The Cole Family


Emily and Jesse Cole are the owners of the Savannah Bananas, known as the Greatest Show in Sports. The Cole’s started the organization with the goal to make baseball fun and bring families together. Inspired by the foster care community, Emily and Jesse became a licensed foster family and are now telling their story to inspire more to make a difference. 




It’s 2020 and, like so many others, Emily and Jesse Cole are at home in lockdown with their one-year-old son, Maverick.

They had discussed foster care and adoption for years and being home, knowing so many kids were out of school and likely struggling without their teachers and mentors who keep an eye on them, spurred more conversations about actually getting involved.

Emily researched foster care and what it takes to become a foster parent. Foster care can be a huge commitment and Emily wanted to know more about what that would look like for her family’s reality.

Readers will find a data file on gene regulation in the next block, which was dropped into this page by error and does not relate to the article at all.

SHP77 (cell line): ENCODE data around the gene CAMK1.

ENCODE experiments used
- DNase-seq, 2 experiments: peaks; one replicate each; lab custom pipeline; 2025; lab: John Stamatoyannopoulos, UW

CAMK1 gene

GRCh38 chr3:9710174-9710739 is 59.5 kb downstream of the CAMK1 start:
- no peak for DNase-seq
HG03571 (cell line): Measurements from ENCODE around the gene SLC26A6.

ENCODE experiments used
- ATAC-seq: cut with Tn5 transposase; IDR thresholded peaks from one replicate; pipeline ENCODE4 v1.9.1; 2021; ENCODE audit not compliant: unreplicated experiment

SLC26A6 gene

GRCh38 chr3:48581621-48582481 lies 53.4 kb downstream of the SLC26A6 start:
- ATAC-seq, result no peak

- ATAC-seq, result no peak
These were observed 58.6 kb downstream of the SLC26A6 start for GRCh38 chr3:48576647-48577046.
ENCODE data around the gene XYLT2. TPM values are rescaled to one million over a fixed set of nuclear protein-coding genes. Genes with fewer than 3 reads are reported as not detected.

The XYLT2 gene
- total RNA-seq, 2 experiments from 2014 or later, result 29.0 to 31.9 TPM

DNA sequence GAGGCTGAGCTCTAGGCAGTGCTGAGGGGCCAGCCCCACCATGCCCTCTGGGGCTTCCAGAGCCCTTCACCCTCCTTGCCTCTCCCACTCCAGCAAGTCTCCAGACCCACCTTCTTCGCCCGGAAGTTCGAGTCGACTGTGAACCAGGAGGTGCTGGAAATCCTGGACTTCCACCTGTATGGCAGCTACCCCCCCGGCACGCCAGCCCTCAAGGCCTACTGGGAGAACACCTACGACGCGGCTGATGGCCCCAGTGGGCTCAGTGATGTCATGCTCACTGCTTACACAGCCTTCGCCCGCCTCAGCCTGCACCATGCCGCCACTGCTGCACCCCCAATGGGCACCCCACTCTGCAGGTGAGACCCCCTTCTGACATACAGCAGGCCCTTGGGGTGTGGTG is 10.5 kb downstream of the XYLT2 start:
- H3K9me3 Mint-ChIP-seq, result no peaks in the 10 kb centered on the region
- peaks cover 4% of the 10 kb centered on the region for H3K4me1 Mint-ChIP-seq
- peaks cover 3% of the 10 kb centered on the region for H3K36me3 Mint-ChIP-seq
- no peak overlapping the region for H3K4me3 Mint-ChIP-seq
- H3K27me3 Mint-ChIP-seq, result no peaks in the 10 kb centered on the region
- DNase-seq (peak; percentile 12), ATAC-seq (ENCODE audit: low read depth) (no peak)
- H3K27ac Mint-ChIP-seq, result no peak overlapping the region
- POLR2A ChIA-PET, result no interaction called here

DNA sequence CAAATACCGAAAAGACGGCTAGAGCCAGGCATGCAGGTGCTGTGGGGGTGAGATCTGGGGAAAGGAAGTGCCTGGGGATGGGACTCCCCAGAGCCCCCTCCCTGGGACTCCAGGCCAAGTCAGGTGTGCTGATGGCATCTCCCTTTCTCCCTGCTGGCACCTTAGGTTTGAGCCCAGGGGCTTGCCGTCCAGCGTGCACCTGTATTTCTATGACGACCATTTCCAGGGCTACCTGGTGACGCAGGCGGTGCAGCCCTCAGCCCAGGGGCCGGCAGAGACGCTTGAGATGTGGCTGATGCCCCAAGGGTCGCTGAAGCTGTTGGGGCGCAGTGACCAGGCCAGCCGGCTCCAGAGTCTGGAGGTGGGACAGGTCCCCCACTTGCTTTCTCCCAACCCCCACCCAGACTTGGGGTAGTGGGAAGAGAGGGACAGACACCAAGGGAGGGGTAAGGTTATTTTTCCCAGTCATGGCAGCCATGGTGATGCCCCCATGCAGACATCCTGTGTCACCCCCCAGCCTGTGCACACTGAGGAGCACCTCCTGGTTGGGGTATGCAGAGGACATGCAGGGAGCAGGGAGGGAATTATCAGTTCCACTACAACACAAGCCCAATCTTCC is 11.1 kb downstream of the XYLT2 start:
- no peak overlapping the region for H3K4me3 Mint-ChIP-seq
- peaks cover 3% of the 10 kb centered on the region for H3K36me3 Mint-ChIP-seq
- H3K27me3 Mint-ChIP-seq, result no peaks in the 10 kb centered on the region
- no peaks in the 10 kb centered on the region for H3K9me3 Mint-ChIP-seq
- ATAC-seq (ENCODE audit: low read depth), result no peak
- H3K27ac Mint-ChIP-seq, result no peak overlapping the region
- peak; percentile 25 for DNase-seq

“Jesse gave me the book Everything Is Figureoutable by Marie Forleo, and of course, there’s a lot of business relationship points, but when I read it all I could hear was, ‘you can do this.’ I thought even though it’s going to be hard because we live between multiple states, we have a one-year-old, our business is growing, we’ve already involved in so many other things… everything is figureoutable. So I just said, We’re passionate about this, let’s do it.”

“The longer we wait, the longer these kids will wait.” Emily Cole, owner of the Savannah Bananas, said. “The kids are already there, waiting and going through a traumatic time in their life. We were never trying to grow our family permanently; our goal was to bring children into our home who needed it.”